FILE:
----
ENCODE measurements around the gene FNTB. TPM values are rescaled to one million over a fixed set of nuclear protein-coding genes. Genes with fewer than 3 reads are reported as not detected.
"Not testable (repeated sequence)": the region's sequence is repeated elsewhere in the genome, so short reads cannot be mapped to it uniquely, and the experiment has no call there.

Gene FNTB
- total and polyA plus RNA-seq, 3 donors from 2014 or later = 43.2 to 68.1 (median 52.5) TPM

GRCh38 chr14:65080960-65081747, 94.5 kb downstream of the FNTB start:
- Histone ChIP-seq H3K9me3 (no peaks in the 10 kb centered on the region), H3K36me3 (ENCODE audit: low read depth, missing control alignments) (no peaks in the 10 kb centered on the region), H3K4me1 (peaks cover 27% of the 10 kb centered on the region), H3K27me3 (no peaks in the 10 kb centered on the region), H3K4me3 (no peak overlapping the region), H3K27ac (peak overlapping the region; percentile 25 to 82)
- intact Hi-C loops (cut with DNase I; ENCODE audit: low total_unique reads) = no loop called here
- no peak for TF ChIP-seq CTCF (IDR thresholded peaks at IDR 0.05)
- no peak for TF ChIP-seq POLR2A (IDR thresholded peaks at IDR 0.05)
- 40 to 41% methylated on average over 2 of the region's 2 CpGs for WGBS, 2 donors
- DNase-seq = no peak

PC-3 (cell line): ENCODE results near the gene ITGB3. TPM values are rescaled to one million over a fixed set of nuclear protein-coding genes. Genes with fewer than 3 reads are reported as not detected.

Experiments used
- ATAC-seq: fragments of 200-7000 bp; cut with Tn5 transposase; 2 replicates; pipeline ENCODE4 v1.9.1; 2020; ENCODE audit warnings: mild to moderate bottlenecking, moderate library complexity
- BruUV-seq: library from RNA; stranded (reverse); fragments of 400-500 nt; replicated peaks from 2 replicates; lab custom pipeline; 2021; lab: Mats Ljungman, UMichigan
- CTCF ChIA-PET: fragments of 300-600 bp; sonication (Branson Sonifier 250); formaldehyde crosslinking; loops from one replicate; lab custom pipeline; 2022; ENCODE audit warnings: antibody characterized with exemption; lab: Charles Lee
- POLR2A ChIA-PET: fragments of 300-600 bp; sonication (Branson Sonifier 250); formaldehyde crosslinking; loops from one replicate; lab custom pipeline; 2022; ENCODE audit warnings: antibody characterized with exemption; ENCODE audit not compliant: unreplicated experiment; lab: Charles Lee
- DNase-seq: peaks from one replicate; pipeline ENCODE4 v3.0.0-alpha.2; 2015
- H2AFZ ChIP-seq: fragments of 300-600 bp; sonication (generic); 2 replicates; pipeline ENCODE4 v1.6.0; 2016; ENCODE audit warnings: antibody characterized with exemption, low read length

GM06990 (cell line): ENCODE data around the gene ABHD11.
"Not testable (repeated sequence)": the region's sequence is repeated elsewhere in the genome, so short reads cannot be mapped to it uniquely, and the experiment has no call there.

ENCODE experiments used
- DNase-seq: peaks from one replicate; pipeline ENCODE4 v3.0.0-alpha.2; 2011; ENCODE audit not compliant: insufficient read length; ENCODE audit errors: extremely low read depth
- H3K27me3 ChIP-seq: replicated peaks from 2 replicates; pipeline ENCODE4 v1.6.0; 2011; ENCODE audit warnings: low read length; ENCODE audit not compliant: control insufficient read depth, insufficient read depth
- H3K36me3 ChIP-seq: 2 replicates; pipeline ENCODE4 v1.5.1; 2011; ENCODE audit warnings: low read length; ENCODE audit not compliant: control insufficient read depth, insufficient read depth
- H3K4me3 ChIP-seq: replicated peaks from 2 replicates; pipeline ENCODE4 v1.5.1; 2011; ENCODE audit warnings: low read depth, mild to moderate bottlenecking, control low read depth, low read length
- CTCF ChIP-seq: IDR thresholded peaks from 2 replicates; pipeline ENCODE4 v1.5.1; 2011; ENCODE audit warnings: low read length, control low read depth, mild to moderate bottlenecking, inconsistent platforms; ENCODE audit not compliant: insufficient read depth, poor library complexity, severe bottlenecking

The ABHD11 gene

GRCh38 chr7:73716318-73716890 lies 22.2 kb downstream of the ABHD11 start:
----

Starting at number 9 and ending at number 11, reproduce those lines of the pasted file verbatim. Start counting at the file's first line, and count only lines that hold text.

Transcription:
- no peak for TF ChIP-seq POLR2A (IDR thresholded peaks at IDR 0.05)
- 40 to 41% methylated on average over 2 of the region's 2 CpGs for WGBS, 2 donors
- DNase-seq = no peak